What the music industry's talentless fools have to realize is that technology has made them redundant, and that it would be far better for everyone on the planet if, instead of emptying the last (yeah, rrright!) of their coffers into government pockets in the hope of terrorizing us all into obedience, they went and got real jobs, or maybe a new business plan.
The facts speak for themselves. People who download music "illegally" spend more money on CDs than people who don't. Twice as much, in fact. It's obvious really, we get exposed to more bands, way more.
Thanks to the internet, interest in music itself is growing, because people are finding all sorts of music they didn't even know existed, new bands, new genres, long-lost back-catalogs pop up every day. Pop music is dying, as music itself becomes more popular. No one gets to be a Rock God anymore. Good. At last, all the artists in the world might get to make a fair living doing what they do best. Wouldn't that be something. Maybe we could all try it.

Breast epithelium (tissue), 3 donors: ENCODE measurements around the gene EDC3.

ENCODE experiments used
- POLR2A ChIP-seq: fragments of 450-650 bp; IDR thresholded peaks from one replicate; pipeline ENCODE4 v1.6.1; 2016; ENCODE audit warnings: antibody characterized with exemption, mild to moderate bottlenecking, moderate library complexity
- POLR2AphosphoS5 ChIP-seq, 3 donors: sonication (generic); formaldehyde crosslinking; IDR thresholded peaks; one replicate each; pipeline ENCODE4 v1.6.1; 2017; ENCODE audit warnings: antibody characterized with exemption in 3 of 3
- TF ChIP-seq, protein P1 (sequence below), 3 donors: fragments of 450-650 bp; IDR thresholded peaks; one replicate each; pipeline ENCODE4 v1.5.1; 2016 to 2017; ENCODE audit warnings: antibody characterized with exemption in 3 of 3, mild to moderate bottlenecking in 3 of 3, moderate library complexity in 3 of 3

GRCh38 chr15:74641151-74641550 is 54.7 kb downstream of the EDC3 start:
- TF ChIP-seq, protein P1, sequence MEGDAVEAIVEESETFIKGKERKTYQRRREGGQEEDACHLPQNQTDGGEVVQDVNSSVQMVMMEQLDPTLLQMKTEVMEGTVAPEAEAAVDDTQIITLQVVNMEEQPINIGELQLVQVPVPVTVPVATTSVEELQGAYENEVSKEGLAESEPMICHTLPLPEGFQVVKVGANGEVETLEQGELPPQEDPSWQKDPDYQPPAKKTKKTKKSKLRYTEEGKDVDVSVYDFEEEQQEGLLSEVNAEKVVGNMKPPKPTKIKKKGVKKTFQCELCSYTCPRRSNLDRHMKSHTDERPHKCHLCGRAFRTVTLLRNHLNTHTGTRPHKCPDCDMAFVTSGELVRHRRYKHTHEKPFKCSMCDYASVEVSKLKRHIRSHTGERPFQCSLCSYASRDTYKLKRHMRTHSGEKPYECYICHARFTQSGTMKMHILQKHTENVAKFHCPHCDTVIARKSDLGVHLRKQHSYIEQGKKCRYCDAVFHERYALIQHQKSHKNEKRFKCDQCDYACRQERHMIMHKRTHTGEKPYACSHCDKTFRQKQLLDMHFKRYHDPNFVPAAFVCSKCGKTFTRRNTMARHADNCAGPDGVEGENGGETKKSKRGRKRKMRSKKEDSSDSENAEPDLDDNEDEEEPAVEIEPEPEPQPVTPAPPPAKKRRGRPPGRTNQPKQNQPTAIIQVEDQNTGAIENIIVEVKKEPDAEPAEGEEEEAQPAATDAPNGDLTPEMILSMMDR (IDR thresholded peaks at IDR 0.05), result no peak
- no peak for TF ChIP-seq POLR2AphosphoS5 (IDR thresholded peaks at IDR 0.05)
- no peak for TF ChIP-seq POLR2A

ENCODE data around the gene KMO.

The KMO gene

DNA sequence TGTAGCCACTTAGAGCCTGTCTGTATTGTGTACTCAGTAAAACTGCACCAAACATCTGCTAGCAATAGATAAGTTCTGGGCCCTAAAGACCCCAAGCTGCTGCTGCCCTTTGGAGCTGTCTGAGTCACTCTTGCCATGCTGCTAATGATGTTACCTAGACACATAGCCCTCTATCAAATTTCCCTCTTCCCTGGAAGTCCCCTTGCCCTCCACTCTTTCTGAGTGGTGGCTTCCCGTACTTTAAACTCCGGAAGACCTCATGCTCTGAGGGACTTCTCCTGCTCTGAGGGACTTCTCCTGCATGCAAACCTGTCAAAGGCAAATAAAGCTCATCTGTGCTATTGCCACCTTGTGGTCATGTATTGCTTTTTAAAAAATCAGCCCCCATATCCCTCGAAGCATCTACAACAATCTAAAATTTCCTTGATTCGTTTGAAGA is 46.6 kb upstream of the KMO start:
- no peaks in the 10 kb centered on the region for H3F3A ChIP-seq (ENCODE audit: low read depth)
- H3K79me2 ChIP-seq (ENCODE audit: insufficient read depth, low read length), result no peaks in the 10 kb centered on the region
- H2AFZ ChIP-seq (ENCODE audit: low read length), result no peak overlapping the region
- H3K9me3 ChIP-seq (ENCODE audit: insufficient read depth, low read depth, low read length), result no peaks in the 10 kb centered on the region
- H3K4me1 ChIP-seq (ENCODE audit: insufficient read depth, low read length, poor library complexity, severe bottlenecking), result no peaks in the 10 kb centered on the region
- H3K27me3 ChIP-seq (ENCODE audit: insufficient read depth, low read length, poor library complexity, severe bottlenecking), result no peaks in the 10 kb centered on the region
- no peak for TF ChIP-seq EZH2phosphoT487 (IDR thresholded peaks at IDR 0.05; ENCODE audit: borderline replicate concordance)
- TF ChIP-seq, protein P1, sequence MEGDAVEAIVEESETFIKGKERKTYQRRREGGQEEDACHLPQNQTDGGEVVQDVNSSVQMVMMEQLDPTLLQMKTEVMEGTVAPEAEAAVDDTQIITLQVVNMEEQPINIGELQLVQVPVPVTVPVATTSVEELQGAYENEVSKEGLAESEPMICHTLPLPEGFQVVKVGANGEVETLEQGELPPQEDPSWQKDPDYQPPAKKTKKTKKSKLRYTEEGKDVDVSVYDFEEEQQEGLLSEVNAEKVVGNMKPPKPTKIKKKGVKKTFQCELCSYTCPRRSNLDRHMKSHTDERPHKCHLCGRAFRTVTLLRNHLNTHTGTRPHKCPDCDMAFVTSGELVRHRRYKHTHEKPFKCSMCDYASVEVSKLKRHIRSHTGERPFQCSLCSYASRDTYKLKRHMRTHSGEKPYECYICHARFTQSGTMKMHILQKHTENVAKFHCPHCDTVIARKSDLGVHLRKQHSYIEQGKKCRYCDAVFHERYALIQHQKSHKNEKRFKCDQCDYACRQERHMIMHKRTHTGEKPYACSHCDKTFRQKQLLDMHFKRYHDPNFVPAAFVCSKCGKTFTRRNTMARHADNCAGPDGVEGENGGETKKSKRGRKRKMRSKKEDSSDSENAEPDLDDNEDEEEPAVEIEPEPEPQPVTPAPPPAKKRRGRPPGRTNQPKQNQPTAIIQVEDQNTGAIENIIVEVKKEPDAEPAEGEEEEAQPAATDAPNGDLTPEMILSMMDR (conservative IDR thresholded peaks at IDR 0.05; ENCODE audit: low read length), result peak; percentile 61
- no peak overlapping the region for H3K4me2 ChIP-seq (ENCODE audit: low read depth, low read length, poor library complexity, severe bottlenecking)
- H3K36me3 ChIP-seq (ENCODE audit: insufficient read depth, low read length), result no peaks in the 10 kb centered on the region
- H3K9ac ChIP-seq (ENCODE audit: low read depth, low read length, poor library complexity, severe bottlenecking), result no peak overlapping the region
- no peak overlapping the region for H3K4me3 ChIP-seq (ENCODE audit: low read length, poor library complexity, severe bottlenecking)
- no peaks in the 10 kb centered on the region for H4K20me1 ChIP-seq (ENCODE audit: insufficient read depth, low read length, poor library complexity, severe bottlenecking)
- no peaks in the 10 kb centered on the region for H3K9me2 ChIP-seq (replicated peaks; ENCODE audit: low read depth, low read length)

THIS is why the music industry wants a stranglehold over all new music distribution. They want to take result of decades of cultural and technical evolution; the incredible economies of scale, a vast, lightening-fast publicity machine, near-free distribution channels, and a whole kit-bag of new promotional tools and opportunities; and profit from it. Seeing themselves once again on the outside of a potentially lucrative revenue stream, they want in, quick, regardless of the cost to society.
They want to convert the hard work of hackers and coders and the years spent building online communities, into cash; cash which they can pile up in a small number of offshore bank accounts. Fuck off, is how I feel about that. Only a fool could imagine that passing draconian laws in the hope that we'll all suddenly "comply" would not be a mistake on all levels. Get real! We can already write a new P2P app in twenty lines of code or switch to anonymous networks with a click, and that's before they force anyone's hand! Sheesh!